Wednesday, November 7, 2012

Human Firewalls

Congratulations Mr. President!

Obama did what many pundits said was impossible--get reelected in a down economy, where unemployment remains above 7%.

By the last count--with more possibly coming--the president had garnered 303 electoral votes to seal the deal, proving his critics wrong.

For all the billions that were poured into defeating this president, with Karl Rove's SuperPac leading the way, we learned that money has it's limits--it can get your message out, even with ample amplitude, but it can't necessarily sell your message, despite the repetition, if it's a lie.

When the final count is in, President Obama may have won all the battleground states, but one, North Carolina, although his statistical margin wasn't all that great in many of them.

Much has been said about the president's firewall--battleground states that would protect his path to victory and the White House.

As it turned out, the president's "firewall," and  "path to victory," weren't these states so much as those indefatigable workers that pounded the pavement to spread the word--promoting President Obama's achievements and vision for the future of this country.

It is to these workers, and those voters who stood in line, some as long as eight hours to cast their ballot, that I wish to acknowledge and thank. In the end, it was the voter, by refusing to be frustrated by the process, a process that had been designed to guarantee a win for Mitt Romney, that was the "firewall" (human firewalls) that created the "path" to the White House.


Ernesto Del Mundo said...

I'm wondering what you take is on the idea that voter supression efforts in Ohio, PA, and Florida backfired and resulted in greater turnout and resolve to vote? I noticed even here in Michigan turnout was the greatest I have seen in any election.

Black Diaspora said...

Ernesto, it's good to hear from you!

Those supporting the Romney campaign miscalculated. The polls indicated a lack of base enthusiasm for President Obama's second term, and I won't argue with that perception--it was possible.

Thinking that they could press their advantage by using one voter suppression tactic after the other, merely served to galvanized the president's base, especially among blacks--most of whom weren't oblivious to Republicans' disrespectful treatment of this nation's first black president--angered to the point that even after the election had been called for the president, they stayed in long lines well after the polls had closed.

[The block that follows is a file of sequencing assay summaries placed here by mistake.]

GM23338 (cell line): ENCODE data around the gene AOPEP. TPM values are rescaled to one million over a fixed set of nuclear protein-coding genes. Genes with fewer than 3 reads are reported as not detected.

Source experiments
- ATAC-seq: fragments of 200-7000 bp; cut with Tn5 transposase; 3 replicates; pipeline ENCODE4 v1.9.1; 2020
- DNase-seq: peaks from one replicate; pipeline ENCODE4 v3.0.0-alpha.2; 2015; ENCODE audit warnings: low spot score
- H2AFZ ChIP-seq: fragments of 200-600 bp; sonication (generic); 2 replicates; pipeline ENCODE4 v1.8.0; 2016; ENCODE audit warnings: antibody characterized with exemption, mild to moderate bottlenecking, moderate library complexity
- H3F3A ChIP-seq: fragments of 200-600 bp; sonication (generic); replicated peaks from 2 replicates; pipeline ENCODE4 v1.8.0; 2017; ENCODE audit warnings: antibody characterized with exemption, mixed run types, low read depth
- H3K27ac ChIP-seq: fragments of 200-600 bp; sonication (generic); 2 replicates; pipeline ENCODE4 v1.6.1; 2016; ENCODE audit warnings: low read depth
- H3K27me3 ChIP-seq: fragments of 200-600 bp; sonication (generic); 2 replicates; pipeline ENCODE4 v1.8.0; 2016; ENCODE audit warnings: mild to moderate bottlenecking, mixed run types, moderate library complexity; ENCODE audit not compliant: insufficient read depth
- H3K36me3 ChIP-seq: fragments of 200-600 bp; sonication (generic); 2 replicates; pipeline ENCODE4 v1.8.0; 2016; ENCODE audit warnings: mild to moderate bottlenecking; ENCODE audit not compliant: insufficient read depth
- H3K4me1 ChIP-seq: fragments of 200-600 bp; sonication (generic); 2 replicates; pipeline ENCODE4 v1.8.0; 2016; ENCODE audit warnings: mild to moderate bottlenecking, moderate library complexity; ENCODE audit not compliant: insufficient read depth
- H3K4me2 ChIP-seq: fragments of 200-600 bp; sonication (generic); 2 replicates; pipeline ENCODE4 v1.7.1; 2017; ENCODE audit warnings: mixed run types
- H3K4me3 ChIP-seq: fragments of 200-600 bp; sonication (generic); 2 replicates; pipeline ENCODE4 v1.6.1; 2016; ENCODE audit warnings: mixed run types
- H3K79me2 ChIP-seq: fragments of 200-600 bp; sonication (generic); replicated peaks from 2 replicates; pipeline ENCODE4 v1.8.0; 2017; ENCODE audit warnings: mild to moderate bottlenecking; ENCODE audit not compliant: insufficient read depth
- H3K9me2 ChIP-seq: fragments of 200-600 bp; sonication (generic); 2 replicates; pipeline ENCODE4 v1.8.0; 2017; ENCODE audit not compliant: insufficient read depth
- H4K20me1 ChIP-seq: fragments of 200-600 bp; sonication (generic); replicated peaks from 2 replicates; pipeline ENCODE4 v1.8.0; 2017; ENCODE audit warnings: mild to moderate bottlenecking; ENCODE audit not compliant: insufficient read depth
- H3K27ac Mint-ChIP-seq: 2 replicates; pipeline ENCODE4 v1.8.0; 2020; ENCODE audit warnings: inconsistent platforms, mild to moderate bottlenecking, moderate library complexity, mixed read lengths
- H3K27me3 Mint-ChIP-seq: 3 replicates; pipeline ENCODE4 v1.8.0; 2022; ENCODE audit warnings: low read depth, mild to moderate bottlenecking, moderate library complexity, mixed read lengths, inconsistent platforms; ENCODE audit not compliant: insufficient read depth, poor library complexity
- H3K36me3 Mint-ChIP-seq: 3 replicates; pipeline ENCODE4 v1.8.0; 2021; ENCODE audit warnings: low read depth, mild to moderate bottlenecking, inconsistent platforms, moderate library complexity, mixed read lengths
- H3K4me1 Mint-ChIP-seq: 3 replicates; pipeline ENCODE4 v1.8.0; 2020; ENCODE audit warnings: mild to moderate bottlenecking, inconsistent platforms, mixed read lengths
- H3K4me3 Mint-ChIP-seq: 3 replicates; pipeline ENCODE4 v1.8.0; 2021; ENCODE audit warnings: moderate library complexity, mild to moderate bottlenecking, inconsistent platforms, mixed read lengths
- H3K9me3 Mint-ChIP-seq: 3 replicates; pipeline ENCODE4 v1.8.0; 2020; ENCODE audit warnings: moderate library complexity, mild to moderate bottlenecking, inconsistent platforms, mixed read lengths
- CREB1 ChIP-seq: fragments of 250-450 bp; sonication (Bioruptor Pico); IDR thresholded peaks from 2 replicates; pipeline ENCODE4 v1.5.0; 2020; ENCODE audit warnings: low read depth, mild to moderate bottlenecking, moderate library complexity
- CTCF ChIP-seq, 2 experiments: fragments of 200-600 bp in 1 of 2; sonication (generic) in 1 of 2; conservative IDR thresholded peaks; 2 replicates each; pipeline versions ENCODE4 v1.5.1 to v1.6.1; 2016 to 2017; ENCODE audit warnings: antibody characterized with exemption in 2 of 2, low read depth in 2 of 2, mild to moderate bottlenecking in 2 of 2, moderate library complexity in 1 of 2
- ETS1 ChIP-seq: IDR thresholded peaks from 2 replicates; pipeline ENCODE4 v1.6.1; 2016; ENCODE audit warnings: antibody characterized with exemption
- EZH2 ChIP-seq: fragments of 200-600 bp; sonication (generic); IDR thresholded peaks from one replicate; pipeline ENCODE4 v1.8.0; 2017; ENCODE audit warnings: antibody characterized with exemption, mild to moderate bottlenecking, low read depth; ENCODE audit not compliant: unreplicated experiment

The more Republicans attempted to suppress voter turnout, the more energized the President's base became.

I believe that the election might have been closer, given the sorry state of the economy, and Romney's supposed businessman's acumen edge, had Republican State Houses and governors in key battleground states not pursued the strategy that they did--reduced early voting hours, and insisted on strict, voter IDs from those exercising their franchise as voters.

Someone likened the black turnout to the "waking of the sleeping giant."

Although lacking in some respects, the characterization of the black turnout, and voters in generally, is arguably more accurate than Romney's pathetic attempt of an explanation of his failure by attributing it to "Democrat gifts," which supposedly turned the tide, and contributed to Romney's ignominious defeat--326 electoral votes to 206, and a large popular vote plurality.

You might say that in this election, Republicans were their worst enemy.

After slowly bleeding the president (with their picador obstructionism campaign) for the electoral kill that seemed inevitable, they put in the wrong matador, Mitt Romney, as spectators cheered more for the bull than the matador.

Ernesto Del Mundo said...

Now I wonder which path the Republicans will follow in the next two years. Try to remain obstructionist and hope the "sleeping giant" goes back to sleep in 2014, or actively court voter groups they have alienated?

They have been all over the place rhetorically since the election, but I think their big donors, who always call the shots, will demand more of the same.

The First Domino דומינו said...

"Try to remain obstructionist and hope the "sleeping giant" goes back to sleep in 2014, or actively court voter groups they have alienated?"

What's that old saw: "Stupid is as stupid does."

It appears that Republicans are up to their old tricks--obstructionism, and alienation of voters.

Elephants may have long memories, but it's clear: You can't teach Old Elephants new tricks when the old tricks work to perfection--at least from their perspective.